I've never been a huge fan of crossovers, mainly due to their clunkier structure — it's not so much a matter of "buy every book or the story doesn't make sense," but oftentimes I end up feeling that when I do buy a ton of tie-ins, the overall fabric of the story still feels awkward. That's not the case with Ultimate Comics Hawkeye, which I hope isn't just a fluke. Seeing the main Ultimates storyline from this alternate angle is really compelling, and if Ultimate Comics X-Men is tied in similarly, we're going to have a really tightly structured, really rewarding crossover on our hands. Either way, this issue may be setup, but it's such interesting setup that it's clear Jonathan Hickman is back on target.
The Vault #2
Written by Sam Sakar
Art by Garrie Gastony and Sakti Yuwono
Published by Image Comics
Review by Edward Kaye
‘Rama Rating: 8 out of 10
The Vault is a three-part miniseries about explorers turned treasure hunters, who unearth an ancient evil beneath the waves of the North Atlantic.
With this story, Sam Sakar has essentially taken a classic pulp magazine idea - that of tomb raiders disturbing the rest of a mummy and awakening an ancient curse - and has updated it for the modern age. The location is moved from the deserts of Egypt to the North Atlantic, as the treasure hunters explore the last mystery on Earth - the ocean depths.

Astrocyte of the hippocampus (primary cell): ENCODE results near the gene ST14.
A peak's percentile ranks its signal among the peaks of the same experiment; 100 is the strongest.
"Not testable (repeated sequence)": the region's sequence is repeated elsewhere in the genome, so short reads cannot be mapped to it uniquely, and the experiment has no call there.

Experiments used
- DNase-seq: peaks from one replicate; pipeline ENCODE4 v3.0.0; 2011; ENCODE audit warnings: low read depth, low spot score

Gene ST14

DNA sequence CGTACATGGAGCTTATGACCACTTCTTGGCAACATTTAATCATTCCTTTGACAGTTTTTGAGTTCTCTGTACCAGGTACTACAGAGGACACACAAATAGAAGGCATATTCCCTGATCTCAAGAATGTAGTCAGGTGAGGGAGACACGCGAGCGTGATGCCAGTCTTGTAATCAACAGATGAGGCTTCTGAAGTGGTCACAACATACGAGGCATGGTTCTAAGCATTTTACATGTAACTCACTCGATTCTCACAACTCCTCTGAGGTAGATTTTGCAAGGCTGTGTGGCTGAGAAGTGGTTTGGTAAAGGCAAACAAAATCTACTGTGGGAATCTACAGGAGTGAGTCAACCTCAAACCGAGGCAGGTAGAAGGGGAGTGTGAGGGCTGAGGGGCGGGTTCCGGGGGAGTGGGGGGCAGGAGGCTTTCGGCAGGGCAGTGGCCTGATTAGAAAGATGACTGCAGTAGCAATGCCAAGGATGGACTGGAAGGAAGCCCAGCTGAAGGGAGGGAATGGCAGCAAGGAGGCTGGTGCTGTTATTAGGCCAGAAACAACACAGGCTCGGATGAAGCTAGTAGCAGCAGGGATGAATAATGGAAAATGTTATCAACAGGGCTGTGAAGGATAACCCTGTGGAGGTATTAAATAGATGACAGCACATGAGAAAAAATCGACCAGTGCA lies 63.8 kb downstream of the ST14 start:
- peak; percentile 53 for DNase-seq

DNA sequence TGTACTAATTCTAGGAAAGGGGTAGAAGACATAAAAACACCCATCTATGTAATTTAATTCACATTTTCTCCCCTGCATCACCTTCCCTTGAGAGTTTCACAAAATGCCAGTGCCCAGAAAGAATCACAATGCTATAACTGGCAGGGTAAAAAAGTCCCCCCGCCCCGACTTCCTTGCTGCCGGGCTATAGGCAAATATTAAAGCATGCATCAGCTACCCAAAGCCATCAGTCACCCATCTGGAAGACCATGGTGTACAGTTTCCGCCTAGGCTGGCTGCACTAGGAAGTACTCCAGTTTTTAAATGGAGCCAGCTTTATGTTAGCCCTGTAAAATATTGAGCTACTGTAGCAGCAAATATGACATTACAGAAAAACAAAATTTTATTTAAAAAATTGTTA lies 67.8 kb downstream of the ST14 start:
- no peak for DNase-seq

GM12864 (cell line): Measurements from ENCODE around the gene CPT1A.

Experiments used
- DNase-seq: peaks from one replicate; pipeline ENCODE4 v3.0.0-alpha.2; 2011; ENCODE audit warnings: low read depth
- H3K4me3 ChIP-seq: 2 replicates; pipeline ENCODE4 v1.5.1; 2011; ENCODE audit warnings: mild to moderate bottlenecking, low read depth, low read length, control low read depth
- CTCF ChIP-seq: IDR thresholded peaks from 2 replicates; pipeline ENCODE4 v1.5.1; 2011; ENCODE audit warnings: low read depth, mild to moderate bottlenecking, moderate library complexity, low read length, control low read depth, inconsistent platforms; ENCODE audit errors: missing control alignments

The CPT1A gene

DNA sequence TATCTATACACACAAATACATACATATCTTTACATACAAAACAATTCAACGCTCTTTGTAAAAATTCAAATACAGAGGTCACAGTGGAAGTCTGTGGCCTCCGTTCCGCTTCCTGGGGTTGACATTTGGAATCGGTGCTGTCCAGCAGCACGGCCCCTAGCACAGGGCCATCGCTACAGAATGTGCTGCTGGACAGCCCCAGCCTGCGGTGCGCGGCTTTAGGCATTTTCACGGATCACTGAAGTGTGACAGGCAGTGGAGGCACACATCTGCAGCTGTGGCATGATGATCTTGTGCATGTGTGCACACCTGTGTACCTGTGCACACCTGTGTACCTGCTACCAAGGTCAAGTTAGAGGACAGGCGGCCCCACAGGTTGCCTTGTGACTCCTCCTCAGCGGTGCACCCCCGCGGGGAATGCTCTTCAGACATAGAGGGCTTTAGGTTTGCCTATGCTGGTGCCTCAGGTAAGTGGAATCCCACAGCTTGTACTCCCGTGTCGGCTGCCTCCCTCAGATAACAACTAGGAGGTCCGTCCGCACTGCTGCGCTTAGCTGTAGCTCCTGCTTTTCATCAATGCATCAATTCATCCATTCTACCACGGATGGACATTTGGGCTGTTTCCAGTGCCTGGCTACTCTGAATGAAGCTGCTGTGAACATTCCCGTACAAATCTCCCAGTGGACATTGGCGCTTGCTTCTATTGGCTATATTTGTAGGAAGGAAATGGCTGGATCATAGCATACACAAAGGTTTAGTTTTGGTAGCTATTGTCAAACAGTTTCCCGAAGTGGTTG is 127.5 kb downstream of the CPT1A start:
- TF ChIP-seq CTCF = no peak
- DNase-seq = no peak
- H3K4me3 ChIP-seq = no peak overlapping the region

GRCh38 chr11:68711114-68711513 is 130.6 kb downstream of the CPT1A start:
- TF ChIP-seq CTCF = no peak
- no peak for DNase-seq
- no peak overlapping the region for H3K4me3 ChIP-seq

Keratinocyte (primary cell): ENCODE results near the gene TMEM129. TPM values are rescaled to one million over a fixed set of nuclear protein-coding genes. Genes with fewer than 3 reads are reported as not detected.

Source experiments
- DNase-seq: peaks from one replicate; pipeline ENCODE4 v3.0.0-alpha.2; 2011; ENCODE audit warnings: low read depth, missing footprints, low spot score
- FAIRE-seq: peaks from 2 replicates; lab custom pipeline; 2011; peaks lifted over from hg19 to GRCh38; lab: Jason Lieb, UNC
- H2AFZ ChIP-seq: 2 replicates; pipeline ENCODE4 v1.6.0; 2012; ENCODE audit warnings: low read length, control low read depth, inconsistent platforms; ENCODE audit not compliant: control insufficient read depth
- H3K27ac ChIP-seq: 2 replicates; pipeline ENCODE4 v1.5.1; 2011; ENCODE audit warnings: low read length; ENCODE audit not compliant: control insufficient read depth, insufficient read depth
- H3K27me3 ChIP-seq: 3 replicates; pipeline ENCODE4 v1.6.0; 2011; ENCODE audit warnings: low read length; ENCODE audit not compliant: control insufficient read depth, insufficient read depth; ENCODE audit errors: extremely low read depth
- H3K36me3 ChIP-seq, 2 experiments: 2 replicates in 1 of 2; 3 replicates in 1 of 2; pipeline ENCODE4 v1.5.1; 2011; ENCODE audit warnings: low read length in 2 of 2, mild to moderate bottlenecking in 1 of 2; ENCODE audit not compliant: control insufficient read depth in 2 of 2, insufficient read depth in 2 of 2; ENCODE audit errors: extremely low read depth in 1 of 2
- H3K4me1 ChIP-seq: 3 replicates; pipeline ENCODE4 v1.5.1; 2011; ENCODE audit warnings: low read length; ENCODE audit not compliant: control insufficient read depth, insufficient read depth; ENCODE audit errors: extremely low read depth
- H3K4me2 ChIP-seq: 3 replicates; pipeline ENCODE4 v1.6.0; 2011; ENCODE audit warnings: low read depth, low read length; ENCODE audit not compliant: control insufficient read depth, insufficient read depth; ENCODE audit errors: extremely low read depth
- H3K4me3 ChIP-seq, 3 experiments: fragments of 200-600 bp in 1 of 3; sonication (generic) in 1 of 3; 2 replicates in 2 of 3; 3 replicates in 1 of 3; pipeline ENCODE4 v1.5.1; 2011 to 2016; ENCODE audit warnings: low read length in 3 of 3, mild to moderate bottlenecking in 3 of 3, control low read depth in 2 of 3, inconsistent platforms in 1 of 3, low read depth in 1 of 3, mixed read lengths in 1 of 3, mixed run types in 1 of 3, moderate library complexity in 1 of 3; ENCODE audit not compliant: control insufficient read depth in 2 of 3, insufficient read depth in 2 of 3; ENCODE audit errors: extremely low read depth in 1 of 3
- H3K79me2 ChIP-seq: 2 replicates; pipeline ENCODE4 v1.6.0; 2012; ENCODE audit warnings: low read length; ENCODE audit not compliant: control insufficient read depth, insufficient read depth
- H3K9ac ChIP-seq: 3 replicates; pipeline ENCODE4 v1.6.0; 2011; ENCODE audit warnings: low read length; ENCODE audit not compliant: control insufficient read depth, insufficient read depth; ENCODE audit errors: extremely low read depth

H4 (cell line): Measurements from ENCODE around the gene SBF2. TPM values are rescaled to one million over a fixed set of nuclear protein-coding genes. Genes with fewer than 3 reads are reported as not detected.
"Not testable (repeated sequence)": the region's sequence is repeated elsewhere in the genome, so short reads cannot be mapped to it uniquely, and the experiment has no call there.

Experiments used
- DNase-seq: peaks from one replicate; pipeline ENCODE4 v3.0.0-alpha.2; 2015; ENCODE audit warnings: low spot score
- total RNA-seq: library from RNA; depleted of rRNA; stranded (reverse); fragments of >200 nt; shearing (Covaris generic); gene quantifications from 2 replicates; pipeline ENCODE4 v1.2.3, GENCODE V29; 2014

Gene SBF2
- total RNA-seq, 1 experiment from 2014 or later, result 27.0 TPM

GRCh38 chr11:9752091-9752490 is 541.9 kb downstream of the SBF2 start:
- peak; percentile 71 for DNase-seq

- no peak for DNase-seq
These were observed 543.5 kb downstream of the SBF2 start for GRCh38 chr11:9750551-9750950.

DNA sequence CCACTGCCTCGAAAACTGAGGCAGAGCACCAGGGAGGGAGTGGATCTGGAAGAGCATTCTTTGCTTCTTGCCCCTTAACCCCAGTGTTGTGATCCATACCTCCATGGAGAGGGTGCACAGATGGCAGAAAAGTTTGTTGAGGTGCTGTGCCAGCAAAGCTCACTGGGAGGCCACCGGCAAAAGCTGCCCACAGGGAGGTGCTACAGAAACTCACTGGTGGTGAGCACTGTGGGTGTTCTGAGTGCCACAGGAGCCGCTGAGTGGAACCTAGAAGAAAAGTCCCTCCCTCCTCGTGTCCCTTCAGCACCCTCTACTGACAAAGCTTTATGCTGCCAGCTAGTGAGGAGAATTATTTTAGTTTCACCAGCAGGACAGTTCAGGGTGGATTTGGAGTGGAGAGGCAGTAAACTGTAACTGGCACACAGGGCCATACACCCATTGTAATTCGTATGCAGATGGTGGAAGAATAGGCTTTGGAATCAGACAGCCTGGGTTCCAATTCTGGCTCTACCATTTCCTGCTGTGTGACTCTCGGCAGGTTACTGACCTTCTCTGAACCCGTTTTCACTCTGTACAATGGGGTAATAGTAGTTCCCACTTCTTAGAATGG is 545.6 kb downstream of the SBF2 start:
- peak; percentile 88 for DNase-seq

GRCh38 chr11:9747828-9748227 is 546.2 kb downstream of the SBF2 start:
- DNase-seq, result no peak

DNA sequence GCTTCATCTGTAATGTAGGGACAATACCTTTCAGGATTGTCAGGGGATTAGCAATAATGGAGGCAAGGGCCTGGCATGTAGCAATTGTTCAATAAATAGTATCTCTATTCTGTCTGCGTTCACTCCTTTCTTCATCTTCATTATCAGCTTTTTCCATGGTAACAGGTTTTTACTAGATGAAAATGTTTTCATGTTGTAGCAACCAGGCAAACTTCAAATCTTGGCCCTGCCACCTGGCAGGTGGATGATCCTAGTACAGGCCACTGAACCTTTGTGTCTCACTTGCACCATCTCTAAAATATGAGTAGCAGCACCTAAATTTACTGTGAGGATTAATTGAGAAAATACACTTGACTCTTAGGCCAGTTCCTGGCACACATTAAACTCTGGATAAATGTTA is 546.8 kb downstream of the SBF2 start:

In the first issue of the series, Sakar did a lot of strong ground work, introducing us to our cast of characters, as well as weaving an interesting mythology around the mysterious treasure pits that are the focus of the plot, and hinting at a greater mystery than just hidden pirate booty. Much of this second issue is spent building up suspense, as the reader waits for the inevitable to happen, and for the monster that they have unearthed to awaken. At the same time, he generates a lot of internal tension between the characters, which adds a lot of drama to the story. It’s a really well paced issue, which is something I find important with a horror/monster story, because we all know what is going to happen eventually, but the magic is in stretching out the reveal for just the right amount of time without decompressing the plot. Sakar hits this mark perfectly in with this story and displays classic horror movie timing. In addition, he does some really impressive character work on this issue, which is enriched by some engaging dialogue. Again, this is a trait of all good horror, because you want to get your readers invested in the characters, and to actually care about what happens to them... before you do truly terrible things to them!